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Lim Yi Han
Wednesday, Oct 15, 2014

Singapore

For birds, skyscrapers can mean fatal collision

The Straits Times | Lim Yi Han | Wednesday, Oct 15, 2014

The carcasses of a blue-winged pitta (left) and chestnut-winged cuckoo, both migratory birds, spotted in Jurong.

Singapore's skyline may be revered by tourists but it is spelling death for scores of migratory birds.

The Nature Society (Singapore) has found that every year, many of these birds die after hitting skyscrapers here.

While millions of birds worldwide also die in this way, many studies have been done to mitigate the problem overseas. The society, however, noted that such a phenomenon is "chronically understudied" in Asia.

With the avian migratory season under way, the Nature Society's Bird Group has started a survey and is asking for those who have witnessed dead or injured migratory birds here to come forward.

It plans to collect information from now until next May and release a preliminary report by late next year. There are plans to run the survey for at least five years to observe short-term trends.

Mr Yong Ding Li, 30, a coordinator of the project, said such crashes may lead to a loss in the bird population, which is already in decline due to habitat loss, hunting and climate change.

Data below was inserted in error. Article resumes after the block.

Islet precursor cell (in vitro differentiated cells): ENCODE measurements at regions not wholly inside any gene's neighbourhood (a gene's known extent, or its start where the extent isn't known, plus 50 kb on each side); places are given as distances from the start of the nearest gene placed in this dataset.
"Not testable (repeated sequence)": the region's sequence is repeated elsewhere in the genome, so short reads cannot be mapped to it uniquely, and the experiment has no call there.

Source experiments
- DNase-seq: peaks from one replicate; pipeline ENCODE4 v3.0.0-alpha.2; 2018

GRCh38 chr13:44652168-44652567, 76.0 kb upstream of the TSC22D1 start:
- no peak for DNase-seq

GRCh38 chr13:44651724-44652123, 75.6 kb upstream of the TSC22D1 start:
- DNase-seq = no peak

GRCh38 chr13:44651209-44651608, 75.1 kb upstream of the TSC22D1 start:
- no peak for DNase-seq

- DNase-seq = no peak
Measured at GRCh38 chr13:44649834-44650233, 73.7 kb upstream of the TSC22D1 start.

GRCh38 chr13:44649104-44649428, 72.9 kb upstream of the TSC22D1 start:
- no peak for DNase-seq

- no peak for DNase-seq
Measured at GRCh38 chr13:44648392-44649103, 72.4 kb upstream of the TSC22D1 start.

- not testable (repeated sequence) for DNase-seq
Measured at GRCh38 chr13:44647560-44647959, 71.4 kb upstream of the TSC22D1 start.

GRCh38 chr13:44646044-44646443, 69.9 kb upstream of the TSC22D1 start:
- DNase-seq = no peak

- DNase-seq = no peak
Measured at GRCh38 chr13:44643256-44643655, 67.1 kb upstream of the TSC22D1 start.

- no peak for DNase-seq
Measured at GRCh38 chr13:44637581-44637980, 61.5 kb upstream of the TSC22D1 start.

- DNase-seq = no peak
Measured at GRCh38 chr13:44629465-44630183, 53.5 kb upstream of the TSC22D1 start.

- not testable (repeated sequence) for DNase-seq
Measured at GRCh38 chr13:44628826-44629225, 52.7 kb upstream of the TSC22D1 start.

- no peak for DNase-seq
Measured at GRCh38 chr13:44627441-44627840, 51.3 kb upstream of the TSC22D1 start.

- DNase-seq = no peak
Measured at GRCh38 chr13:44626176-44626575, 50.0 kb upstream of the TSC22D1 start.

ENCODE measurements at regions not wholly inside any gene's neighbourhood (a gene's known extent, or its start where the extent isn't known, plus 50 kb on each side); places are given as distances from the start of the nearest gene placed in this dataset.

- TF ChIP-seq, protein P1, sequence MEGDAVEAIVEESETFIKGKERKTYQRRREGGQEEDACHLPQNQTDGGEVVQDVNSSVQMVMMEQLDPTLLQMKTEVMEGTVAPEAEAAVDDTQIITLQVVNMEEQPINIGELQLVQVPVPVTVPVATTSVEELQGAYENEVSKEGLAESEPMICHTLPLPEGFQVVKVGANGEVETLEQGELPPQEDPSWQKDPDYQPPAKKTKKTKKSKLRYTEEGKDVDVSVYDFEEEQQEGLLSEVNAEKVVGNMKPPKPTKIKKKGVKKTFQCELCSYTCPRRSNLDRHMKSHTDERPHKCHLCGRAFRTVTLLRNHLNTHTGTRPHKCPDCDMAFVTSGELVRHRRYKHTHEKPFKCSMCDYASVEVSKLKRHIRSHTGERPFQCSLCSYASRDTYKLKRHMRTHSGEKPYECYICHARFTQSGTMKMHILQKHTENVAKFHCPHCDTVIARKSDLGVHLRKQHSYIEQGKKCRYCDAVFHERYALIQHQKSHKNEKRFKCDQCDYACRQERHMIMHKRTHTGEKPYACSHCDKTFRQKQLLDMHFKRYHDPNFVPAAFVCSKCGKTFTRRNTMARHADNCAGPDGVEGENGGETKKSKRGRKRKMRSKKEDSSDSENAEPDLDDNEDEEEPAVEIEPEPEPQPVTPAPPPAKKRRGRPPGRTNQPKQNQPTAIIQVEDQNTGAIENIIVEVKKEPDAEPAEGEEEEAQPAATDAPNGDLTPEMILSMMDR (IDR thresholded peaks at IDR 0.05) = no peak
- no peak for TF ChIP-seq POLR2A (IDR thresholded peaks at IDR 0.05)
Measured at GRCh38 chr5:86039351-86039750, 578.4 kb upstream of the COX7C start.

"If we know which species are more affected, and what settings increase their risk of crashes, we might then be able to make recommendations to mitigate this," said Mr Yong, a graduate student specialising in ecology and bird conservation at the Australian National University.

Each year, some 2,000 migratory birds from countries like Russia, Mongolia, China and Japan arrive in Sungei Buloh in August and September for a respite from harsh winters, said the National Parks Board.

Some fly off again, heading to Australia or Indonesia, while others live in Sungei Buloh and surrounding areas till the next March or April.

Mr Yong explained that migratory birds crash into buildings because many fly at night. They are often attracted to, or disoriented by, the lighting from buildings, as they navigate using star patterns of the night sky.

They may also be confused by the reflection of trees and sky on the buildings' exterior.

Strix Wildlife Consultancy director Subaraj Rajathurai, 51, noting that the study was interesting and worthwhile, said: "We know this is happening but we don't know on what scale. "But it's not an easy study to do because we have such an efficient clean-up system in Singapore... Our clean-up crew may sweep away the dead birds before anyone wakes up."

Bird Ecology Study Group co-founder Wee Yeow Chin, 77, said: "In other countries, there are architectural adaptations so that birds don't crash. This study can help us find out the extent of the tragedy and whether we need to take some steps to crack down on this."

Visit http://tinyurl.com/SGBirdCrash to help in the survey.


This article was first published on October 13, 2014.
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